When we planned our 4-day trip to Porto, we were mainly in search of the famous Port Wine in the Porto region. Porto is known for its port wine production and is very proud of its famed sweet alcoholic drink. But being the second-largest city in Portugal, Porto has many other interesting facts beyond the Port Wine. The stately bridges, the medieval Ribeira (riverside) in the old city centre, the merchants’ houses and cafes, etc. are full of characters and charms.
Th Douro River goes through the city of Porto. The famous bridge Ponte Dom Luís I links the old city centre and the new part, Vila Nova de Gaia. Since attractions are everywhere in the city, tourists can buy a Porto transportation card to get around in Porto. It is valid for 1 to 4 days and has benefits of using the public transport system, having 150 discounts, including free access to several museums and discount prices on a visit to a port wine cellar.
The highlights of our Proto day trip
We did not follow a special route described in many travel guides. Our walking trail through the city mainly included the following highlights:
- Igreja dos Carmelitas and Igreja do Carmo, the churches for monks and nuns
- The University of Porto, the second-largest Portuguese university
- Livraria Lello, the bookstore with iconic red stairway
- Clérigos Church and Tower with panoramic views
- Avenida dos Aliados, a grandiose avenue
- Igreja de Santo António dos Congregados with azulejo tiled facade
- São Bento Station with 20,000 tiles depicting the historical scenes
- Palácio da Bolsa with a hall that attempts to copy Grenada’s Alhambra Palace
- Praça da Ribeira, the true heart of the old city
- Dom Luís I Bridge, a double-deck metal arch bridge
- Scenic riverside road Cais de Gaia
- Wine tasting in Calem
Igreja dos Carmelitas and Igreja do Carmo, the churches for monks and nuns
The first building popped into our sight was the Igreja dos Carmelitas. The baroque building connects to its twin churches by a house. Church Igreja dos Carmelitas on the left and Igreja do Carmo on the right. The creative construction was to prevent the two churches sharing a common wall, thus to avoid any relations between the nuns of Igreja dos Carmelitas and the monks of Igreja do Carmo.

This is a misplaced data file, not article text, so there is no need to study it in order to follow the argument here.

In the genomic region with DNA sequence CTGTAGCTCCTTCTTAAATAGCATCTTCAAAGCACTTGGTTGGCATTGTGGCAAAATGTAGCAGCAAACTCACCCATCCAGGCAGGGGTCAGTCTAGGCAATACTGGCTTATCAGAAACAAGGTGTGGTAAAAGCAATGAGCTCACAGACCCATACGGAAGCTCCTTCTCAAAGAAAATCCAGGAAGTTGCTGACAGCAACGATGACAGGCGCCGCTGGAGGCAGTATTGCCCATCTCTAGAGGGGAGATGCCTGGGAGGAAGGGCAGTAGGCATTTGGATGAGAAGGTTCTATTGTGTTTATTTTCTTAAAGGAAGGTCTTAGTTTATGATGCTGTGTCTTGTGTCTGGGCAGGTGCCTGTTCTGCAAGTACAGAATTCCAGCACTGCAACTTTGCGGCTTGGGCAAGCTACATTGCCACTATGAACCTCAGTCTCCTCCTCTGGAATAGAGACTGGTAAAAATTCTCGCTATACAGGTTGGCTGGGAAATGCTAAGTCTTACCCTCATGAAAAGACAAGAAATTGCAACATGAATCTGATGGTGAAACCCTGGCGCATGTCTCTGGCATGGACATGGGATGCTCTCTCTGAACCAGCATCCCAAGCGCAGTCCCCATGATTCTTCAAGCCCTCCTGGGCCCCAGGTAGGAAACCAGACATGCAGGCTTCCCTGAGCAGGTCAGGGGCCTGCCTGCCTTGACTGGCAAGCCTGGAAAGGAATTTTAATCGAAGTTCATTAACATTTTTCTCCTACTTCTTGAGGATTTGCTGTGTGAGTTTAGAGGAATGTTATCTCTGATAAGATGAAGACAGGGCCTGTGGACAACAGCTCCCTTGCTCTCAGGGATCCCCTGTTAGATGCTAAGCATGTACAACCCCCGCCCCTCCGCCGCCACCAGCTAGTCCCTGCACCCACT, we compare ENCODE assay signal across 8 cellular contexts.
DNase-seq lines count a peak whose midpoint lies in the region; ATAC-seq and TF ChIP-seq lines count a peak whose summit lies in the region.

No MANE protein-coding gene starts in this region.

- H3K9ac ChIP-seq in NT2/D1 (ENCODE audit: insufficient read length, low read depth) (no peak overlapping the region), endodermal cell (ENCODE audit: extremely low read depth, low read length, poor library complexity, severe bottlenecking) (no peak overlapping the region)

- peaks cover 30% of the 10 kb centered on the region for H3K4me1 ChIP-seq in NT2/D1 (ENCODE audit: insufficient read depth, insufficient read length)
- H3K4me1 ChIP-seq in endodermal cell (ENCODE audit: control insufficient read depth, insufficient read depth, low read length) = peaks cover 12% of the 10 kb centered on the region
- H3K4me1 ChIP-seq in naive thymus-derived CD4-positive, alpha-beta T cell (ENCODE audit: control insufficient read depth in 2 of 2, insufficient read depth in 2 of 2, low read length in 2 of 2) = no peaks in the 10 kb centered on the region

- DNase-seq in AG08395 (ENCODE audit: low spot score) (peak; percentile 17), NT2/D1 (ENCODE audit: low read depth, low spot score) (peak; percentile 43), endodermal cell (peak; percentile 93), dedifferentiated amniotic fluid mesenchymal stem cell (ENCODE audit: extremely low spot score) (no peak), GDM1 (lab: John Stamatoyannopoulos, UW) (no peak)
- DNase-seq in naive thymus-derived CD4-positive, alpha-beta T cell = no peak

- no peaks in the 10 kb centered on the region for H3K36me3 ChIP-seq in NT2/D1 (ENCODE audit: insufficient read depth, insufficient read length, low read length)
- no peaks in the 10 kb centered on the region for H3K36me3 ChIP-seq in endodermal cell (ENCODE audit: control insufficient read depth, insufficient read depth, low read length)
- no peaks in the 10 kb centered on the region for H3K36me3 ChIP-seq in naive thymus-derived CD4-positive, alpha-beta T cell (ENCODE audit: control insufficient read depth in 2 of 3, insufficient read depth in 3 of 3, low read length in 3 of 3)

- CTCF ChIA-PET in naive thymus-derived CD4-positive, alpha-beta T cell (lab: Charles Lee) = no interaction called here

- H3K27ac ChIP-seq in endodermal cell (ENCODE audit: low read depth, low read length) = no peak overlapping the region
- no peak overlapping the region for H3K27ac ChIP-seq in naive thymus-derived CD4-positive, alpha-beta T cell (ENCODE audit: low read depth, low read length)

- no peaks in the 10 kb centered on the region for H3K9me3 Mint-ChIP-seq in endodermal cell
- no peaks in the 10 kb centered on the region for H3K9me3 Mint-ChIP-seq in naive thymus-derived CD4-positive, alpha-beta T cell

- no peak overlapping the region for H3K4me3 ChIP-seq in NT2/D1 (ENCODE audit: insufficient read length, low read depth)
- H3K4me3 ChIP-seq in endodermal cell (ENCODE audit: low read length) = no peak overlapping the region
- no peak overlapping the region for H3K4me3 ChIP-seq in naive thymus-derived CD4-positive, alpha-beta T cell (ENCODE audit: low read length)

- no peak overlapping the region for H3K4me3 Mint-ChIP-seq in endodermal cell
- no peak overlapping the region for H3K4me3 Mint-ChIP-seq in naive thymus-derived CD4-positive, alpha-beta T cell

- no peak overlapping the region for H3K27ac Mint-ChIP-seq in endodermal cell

The University of Porto, the second-largest Portuguese university
We walked along the street Praça de Gomes Teixeira toward the south. On the right side is the University of Porto.
Inaugurated on 16 July of 1911, as a result of the newly implanted republican system, the University of Porto is the second-largest Portuguese university by the number of enrolled students, after the University of Lisbon.
Livraria Lello, the bookstore with iconic red stairway
On the right side of the street Praça de Gomes Teixeira, opposite the university, is the ornate bookstore with an iconic red stairway.
The bookstore’s exterior has a mixed architecture from Neo-Gothic and Art Nouveau elements while the interior implies Art Deco elements. When you walk through the doors of this bookstore, you’ll notice a forked staircase connecting to a gallery on the first floor with a detailed wood spindle. Over this staircase is a large stained glass window. It is considered as one of the best bookstores in the world by Lonely Planet.
If you are a fan of Harry Potter, join the Harry Potter Tour to explore the city of Porto through the lens of the magical world of Harry Potter. The magic Lello Bookstore is believed to have inspired multiple places in the Harry Potter world.
Clérigos Church and Tower with panoramic views
Passing the Praça de Lisboa, at the crossing of R. das Carmelitas and Rua dos Clérigos is the next site, the Clérigos Church and Clérigos Tower.
Clérigos Tower is the bell tower of the Baroque Clérigos Church. You will not miss this tower because you can see it from various points of the city. The Clérigos Church was built between 1754 and 1763. The Clérigos Tower is 75.6 metres high. Buy the entrance ticket online, and climb up 225 narrow steps, you can enjoy panoramic views of Porto from the top of the tower.